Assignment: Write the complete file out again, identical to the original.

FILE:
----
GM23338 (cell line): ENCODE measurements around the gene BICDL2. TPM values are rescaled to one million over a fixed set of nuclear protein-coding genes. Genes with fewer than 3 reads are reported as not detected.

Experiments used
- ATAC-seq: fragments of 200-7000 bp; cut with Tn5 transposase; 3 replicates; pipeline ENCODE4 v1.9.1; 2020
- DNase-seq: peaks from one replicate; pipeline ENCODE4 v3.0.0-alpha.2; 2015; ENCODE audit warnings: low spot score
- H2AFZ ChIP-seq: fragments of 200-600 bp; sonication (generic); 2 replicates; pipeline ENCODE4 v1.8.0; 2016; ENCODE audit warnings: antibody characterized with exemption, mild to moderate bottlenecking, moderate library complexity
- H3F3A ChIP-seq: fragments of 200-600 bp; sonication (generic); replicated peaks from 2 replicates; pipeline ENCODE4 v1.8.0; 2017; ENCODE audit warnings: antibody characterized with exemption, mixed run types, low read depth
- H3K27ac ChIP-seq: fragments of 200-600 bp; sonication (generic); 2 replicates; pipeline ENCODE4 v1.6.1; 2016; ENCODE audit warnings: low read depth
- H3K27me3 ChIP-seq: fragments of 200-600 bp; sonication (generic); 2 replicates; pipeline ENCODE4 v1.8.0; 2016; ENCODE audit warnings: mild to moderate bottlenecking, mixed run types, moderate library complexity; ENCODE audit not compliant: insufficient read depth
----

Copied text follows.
GM23338 (cell line): ENCODE measurements around the gene BICDL2. TPM values are rescaled to one million over a fixed set of nuclear protein-coding genes. Genes with fewer than 3 reads are reported as not detected.

Experiments used
- ATAC-seq: fragments of 200-7000 bp; cut with Tn5 transposase; 3 replicates; pipeline ENCODE4 v1.9.1; 2020
- DNase-seq: peaks from one replicate; pipeline ENCODE4 v3.0.0-alpha.2; 2015; ENCODE audit warnings: low spot score
- H2AFZ ChIP-seq: fragments of 200-600 bp; sonication (generic); 2 replicates; pipeline ENCODE4 v1.8.0; 2016; ENCODE audit warnings: antibody characterized with exemption, mild to moderate bottlenecking, moderate library complexity
- H3F3A ChIP-seq: fragments of 200-600 bp; sonication (generic); replicated peaks from 2 replicates; pipeline ENCODE4 v1.8.0; 2017; ENCODE audit warnings: antibody characterized with exemption, mixed run types, low read depth
- H3K27ac ChIP-seq: fragments of 200-600 bp; sonication (generic); 2 replicates; pipeline ENCODE4 v1.6.1; 2016; ENCODE audit warnings: low read depth
- H3K27me3 ChIP-seq: fragments of 200-600 bp; sonication (generic); 2 replicates; pipeline ENCODE4 v1.8.0; 2016; ENCODE audit warnings: mild to moderate bottlenecking, mixed run types, moderate library complexity; ENCODE audit not compliant: insufficient read depth